Europe establishes first global AI regulations

European Union officials have reached a significant agreement on regulating artificial intelligence (AI) rules, specifically targeting systems like ChatGPT and facial recognition. The proposal sets the stage for the Artificial Intelligence Act, which is scheduled for a vote in the European Parliament and Council next year and is expected to be implemented in 2025. If passed, this legislation would establish the world's first comprehensive rules for governing the use of artificial intelligence, marking a significant step towards legal oversight of AI technology.

The law would ban the use of applications that employ cognitive behavioral manipulations, as well as systems that utilize facial images from the internet or CCTV footage to create facial recognition databases. It would also prohibit systems that employ social scoring biometric categorization to infer personal beliefs, sexual orientation, and race. Additionally, the legislation would limit the use of biometric identification systems by law enforcement, with exceptions made for targeted searches in cases of abduction, trafficking, sexual exploitation, and preventing terrorist threats.

Consumers would have the right to file complaints, and fines for violations would range from 1.5% to 7% of global turnover or 8.1 million to 37.7 million euros. The European Union has been advocating for regulations on artificial intelligence for several years, and the recent advancements in chatbot technology such as ChatGPT have heightened the urgency to establish guidelines.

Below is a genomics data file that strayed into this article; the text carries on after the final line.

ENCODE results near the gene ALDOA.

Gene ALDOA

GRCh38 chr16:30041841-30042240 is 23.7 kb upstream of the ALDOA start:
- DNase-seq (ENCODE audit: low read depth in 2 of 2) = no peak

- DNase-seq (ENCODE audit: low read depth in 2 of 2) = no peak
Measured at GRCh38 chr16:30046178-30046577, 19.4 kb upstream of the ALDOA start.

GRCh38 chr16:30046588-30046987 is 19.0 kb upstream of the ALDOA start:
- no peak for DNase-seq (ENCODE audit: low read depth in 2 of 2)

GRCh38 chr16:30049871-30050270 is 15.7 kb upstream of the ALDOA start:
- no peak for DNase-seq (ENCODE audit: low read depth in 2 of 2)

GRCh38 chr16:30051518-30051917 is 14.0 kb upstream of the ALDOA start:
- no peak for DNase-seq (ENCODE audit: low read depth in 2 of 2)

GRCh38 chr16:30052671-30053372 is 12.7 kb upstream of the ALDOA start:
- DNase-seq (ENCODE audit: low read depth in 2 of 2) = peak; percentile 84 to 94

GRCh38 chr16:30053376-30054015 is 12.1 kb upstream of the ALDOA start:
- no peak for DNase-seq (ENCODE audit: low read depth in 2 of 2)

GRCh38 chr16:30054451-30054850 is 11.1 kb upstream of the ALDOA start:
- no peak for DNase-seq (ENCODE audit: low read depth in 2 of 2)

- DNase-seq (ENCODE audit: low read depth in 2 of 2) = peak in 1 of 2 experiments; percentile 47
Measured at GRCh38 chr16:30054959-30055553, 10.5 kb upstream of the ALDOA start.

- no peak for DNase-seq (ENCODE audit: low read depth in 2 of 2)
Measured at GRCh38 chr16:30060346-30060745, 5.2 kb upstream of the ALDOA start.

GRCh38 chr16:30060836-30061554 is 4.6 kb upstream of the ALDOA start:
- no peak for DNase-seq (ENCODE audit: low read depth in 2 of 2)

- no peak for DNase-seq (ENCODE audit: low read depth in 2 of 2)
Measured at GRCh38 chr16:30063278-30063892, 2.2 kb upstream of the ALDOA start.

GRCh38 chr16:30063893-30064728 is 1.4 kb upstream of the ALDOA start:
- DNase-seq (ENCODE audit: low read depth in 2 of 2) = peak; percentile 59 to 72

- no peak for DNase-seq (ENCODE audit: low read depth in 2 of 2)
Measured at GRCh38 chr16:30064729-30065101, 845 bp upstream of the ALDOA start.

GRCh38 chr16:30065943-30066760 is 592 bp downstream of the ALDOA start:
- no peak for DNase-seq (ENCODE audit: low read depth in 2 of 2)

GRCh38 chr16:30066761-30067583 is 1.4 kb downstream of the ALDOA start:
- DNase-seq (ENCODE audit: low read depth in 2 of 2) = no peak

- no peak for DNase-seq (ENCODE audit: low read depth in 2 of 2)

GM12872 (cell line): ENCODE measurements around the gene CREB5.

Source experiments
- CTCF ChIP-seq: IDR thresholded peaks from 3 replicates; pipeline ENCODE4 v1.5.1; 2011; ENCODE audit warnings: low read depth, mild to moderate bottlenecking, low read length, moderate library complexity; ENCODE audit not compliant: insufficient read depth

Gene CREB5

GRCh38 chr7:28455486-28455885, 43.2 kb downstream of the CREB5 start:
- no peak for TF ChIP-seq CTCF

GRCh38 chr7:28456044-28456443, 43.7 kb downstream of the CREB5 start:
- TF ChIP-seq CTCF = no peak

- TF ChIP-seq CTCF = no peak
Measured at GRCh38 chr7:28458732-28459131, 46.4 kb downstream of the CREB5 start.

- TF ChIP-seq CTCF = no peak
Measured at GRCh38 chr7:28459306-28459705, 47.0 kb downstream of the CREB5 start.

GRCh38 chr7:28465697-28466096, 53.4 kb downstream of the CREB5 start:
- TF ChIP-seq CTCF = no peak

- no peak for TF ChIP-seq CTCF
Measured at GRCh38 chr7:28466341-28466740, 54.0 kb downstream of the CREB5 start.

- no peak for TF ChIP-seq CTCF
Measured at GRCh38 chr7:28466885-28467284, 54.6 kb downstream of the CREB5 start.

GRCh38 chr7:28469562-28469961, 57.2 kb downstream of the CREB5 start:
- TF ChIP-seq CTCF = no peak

The accord requires foundation models like ChatGPT and general-purpose AI systems to comply with transparency obligations before they can enter the market. This includes the preparation of technical documentation, adherence to EU copyright law, and the dissemination of detailed summaries about the training data used. The agreement has been well-received, with Italian lawmaker Brando Benifei expressing satisfaction and highlighting the importance of proper implementation to ensure that rights and freedoms are prioritized in the development of this groundbreaking technology.

Romanian lawmaker Dragos Tudorachem emphasized that these rules would protect citizens and EU democracies from potential abuses of technology by public authorities. The AI Act is seen as a significant contribution by the European Union to the global digital landscape, safeguarding SMEs, promoting innovation, and protecting vulnerable sectors of the economy.


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